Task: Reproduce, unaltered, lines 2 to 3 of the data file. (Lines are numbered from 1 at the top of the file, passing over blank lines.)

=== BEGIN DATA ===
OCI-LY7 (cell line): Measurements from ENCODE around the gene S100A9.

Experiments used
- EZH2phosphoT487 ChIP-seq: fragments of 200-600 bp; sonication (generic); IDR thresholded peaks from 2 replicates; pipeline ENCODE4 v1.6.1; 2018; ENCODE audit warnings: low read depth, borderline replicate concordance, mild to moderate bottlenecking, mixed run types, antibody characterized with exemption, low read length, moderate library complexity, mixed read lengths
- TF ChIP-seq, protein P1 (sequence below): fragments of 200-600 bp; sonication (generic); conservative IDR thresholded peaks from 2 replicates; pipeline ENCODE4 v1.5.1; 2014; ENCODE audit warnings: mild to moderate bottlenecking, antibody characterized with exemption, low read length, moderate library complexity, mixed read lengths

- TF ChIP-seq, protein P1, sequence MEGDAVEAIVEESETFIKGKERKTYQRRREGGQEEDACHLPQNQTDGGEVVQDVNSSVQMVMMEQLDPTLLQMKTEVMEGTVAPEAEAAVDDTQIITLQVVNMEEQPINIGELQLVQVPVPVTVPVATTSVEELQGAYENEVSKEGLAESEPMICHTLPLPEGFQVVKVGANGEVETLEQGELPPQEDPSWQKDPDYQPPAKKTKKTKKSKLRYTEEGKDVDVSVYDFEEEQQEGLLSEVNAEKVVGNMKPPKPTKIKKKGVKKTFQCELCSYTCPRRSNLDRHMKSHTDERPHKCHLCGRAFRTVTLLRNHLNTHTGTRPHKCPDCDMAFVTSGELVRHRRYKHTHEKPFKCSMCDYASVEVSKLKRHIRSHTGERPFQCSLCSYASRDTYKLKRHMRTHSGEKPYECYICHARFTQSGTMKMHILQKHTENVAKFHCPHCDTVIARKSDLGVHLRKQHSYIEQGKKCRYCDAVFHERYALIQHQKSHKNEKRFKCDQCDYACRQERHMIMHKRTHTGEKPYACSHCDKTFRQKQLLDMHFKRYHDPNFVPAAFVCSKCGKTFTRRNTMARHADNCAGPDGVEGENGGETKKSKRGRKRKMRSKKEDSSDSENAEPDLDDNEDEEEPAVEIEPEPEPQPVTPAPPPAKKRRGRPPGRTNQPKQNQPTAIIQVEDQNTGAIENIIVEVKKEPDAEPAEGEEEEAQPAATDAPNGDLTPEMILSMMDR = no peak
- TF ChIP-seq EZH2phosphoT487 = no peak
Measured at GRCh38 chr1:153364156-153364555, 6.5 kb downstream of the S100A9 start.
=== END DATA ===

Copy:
Experiments used
- EZH2phosphoT487 ChIP-seq: fragments of 200-600 bp; sonication (generic); IDR thresholded peaks from 2 replicates; pipeline ENCODE4 v1.6.1; 2018; ENCODE audit warnings: low read depth, borderline replicate concordance, mild to moderate bottlenecking, mixed run types, antibody characterized with exemption, low read length, moderate library complexity, mixed read lengths